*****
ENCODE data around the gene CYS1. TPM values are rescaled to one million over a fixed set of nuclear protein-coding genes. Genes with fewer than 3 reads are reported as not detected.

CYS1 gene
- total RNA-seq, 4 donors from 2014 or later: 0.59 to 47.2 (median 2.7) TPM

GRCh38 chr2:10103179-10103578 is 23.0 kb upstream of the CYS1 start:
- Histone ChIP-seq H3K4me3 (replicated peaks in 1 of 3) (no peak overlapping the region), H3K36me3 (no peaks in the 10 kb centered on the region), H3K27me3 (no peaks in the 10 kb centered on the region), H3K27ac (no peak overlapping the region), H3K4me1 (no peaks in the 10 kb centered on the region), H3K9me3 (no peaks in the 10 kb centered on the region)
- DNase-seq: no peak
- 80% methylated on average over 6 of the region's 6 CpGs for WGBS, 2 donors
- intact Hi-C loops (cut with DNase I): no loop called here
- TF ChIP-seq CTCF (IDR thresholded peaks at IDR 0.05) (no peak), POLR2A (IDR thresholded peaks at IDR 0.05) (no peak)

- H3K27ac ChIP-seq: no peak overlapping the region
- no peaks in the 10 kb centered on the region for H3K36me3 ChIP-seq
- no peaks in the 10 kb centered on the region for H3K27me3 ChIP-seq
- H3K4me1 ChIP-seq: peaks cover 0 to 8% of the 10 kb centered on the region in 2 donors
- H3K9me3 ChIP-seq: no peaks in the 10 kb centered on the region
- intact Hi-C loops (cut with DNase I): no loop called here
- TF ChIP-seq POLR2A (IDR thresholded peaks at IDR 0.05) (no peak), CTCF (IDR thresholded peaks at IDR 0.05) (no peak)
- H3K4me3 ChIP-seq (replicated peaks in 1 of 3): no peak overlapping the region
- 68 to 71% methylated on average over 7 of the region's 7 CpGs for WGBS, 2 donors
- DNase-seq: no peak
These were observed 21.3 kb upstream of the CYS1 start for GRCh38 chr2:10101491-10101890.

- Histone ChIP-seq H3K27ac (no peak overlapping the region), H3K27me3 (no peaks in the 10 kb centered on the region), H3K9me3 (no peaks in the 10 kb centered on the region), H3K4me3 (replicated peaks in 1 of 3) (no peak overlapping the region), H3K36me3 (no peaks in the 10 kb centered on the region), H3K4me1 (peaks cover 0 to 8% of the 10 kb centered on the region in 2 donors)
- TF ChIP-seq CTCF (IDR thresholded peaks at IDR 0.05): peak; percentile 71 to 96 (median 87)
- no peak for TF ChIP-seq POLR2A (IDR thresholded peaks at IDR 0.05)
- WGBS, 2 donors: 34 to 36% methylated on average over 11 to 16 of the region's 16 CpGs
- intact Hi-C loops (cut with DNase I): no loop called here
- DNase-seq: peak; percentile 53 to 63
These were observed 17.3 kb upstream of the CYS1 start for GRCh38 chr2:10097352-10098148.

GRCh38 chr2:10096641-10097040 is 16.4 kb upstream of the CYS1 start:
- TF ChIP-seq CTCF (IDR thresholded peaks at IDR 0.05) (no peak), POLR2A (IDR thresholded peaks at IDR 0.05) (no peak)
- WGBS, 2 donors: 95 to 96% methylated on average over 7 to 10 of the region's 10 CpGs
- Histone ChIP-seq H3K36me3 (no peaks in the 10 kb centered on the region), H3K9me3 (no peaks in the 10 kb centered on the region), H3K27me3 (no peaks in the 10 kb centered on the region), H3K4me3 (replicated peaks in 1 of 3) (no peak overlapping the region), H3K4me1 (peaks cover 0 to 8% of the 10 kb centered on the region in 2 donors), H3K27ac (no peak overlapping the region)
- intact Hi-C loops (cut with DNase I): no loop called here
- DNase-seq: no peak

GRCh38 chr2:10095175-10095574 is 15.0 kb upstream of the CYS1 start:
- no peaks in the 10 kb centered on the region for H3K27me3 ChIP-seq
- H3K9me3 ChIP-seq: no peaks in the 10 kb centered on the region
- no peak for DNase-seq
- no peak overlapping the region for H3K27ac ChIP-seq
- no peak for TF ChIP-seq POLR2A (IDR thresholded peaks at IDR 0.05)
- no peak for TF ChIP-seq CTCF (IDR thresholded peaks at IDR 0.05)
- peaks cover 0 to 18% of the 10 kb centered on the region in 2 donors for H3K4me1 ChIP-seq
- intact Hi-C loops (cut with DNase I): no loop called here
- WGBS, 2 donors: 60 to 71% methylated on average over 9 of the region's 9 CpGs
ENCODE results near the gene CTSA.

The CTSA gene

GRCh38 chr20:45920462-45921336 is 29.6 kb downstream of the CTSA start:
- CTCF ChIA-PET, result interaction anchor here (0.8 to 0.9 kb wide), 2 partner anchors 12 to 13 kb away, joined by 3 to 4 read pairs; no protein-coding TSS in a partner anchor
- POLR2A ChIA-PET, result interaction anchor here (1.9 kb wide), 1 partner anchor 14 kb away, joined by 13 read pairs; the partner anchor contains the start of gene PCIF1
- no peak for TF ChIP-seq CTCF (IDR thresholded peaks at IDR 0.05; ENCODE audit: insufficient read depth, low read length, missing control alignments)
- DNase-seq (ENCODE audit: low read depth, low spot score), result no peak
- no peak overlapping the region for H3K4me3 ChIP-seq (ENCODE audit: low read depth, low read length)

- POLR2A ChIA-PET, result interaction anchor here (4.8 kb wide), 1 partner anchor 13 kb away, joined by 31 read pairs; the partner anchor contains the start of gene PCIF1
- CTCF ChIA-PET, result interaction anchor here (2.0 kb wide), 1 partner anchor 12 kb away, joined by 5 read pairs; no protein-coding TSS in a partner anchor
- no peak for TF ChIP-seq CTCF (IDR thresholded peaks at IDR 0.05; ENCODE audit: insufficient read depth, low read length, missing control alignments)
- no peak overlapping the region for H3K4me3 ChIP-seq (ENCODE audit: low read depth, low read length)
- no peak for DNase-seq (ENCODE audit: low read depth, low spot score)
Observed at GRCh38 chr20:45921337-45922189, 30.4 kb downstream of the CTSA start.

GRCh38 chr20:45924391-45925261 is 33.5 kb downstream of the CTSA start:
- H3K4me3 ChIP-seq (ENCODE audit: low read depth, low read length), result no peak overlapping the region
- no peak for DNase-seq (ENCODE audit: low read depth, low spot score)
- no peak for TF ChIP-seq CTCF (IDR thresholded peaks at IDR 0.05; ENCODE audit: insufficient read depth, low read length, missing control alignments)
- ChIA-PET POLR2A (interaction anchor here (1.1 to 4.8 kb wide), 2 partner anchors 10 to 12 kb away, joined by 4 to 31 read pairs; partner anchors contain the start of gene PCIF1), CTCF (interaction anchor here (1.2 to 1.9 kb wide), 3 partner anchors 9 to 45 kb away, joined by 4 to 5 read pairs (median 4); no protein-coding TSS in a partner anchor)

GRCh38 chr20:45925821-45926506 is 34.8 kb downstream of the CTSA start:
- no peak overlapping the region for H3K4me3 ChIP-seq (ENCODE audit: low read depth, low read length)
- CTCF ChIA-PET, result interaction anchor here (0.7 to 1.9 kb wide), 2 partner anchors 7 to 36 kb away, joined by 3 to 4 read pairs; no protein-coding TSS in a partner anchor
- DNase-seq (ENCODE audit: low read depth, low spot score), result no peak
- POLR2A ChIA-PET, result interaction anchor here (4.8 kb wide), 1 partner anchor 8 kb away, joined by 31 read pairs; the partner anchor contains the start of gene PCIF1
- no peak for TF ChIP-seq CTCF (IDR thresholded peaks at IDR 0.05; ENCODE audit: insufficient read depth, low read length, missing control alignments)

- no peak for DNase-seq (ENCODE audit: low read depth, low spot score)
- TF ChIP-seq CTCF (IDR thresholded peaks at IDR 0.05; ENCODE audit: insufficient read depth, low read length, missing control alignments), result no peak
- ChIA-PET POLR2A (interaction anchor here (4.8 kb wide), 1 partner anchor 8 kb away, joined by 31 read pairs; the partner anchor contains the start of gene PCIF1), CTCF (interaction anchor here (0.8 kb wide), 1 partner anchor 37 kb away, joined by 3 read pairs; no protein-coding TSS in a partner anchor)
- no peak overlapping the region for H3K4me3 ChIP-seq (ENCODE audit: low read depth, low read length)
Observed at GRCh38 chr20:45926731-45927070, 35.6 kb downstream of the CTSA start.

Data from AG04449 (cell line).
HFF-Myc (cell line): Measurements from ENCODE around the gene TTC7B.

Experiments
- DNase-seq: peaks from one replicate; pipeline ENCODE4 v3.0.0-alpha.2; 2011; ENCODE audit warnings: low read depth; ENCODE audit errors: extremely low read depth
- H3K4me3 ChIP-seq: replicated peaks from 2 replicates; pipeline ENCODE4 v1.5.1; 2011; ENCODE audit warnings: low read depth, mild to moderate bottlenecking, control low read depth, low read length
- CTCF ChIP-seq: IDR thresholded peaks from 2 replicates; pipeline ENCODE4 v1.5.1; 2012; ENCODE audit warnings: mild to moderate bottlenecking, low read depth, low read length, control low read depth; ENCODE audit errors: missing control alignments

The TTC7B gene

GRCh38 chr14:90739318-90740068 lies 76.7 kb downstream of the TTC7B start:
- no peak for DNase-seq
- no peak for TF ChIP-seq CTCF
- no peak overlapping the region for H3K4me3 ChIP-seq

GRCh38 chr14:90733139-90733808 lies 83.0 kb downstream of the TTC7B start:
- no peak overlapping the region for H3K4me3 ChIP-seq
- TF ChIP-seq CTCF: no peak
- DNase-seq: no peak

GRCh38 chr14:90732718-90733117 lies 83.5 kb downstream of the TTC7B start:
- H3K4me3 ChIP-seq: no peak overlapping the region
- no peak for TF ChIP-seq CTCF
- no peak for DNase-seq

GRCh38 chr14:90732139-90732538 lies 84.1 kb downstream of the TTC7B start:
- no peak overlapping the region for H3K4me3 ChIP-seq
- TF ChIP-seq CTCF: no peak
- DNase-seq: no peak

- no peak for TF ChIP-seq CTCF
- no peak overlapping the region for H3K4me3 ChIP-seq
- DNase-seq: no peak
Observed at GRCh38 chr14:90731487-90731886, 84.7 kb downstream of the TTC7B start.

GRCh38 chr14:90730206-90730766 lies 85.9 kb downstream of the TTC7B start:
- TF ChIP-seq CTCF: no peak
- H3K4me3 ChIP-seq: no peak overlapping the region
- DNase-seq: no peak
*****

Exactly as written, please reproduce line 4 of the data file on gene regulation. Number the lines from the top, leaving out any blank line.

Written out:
GRCh38 chr2:10103179-10103578 is 23.0 kb upstream of the CYS1 start: